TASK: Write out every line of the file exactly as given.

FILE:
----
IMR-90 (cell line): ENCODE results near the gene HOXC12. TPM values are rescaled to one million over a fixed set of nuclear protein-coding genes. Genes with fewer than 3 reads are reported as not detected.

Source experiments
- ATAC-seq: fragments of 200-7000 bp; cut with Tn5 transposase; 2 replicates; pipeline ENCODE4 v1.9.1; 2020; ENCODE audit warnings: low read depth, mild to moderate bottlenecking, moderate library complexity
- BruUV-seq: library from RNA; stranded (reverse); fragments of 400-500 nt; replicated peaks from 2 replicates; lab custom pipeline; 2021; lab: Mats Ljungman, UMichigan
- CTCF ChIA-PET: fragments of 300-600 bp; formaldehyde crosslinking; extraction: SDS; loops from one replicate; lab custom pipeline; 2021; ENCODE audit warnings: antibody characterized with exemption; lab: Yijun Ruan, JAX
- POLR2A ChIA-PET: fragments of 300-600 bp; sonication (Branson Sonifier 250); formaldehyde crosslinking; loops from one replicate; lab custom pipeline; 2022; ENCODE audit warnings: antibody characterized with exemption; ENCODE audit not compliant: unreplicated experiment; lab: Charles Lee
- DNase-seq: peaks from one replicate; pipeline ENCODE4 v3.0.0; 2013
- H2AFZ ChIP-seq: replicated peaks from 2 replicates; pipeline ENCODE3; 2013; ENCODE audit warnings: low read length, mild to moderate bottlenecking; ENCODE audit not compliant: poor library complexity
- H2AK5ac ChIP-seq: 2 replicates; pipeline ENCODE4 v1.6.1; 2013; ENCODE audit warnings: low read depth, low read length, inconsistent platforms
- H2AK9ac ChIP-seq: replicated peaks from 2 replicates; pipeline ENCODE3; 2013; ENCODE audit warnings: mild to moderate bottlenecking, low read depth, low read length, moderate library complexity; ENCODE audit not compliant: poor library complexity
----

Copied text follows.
IMR-90 (cell line): ENCODE results near the gene HOXC12. TPM values are rescaled to one million over a fixed set of nuclear protein-coding genes. Genes with fewer than 3 reads are reported as not detected.

Source experiments
- ATAC-seq: fragments of 200-7000 bp; cut with Tn5 transposase; 2 replicates; pipeline ENCODE4 v1.9.1; 2020; ENCODE audit warnings: low read depth, mild to moderate bottlenecking, moderate library complexity
- BruUV-seq: library from RNA; stranded (reverse); fragments of 400-500 nt; replicated peaks from 2 replicates; lab custom pipeline; 2021; lab: Mats Ljungman, UMichigan
- CTCF ChIA-PET: fragments of 300-600 bp; formaldehyde crosslinking; extraction: SDS; loops from one replicate; lab custom pipeline; 2021; ENCODE audit warnings: antibody characterized with exemption; lab: Yijun Ruan, JAX
- POLR2A ChIA-PET: fragments of 300-600 bp; sonication (Branson Sonifier 250); formaldehyde crosslinking; loops from one replicate; lab custom pipeline; 2022; ENCODE audit warnings: antibody characterized with exemption; ENCODE audit not compliant: unreplicated experiment; lab: Charles Lee
- DNase-seq: peaks from one replicate; pipeline ENCODE4 v3.0.0; 2013
- H2AFZ ChIP-seq: replicated peaks from 2 replicates; pipeline ENCODE3; 2013; ENCODE audit warnings: low read length, mild to moderate bottlenecking; ENCODE audit not compliant: poor library complexity
- H2AK5ac ChIP-seq: 2 replicates; pipeline ENCODE4 v1.6.1; 2013; ENCODE audit warnings: low read depth, low read length, inconsistent platforms
- H2AK9ac ChIP-seq: replicated peaks from 2 replicates; pipeline ENCODE3; 2013; ENCODE audit warnings: mild to moderate bottlenecking, low read depth, low read length, moderate library complexity; ENCODE audit not compliant: poor library complexity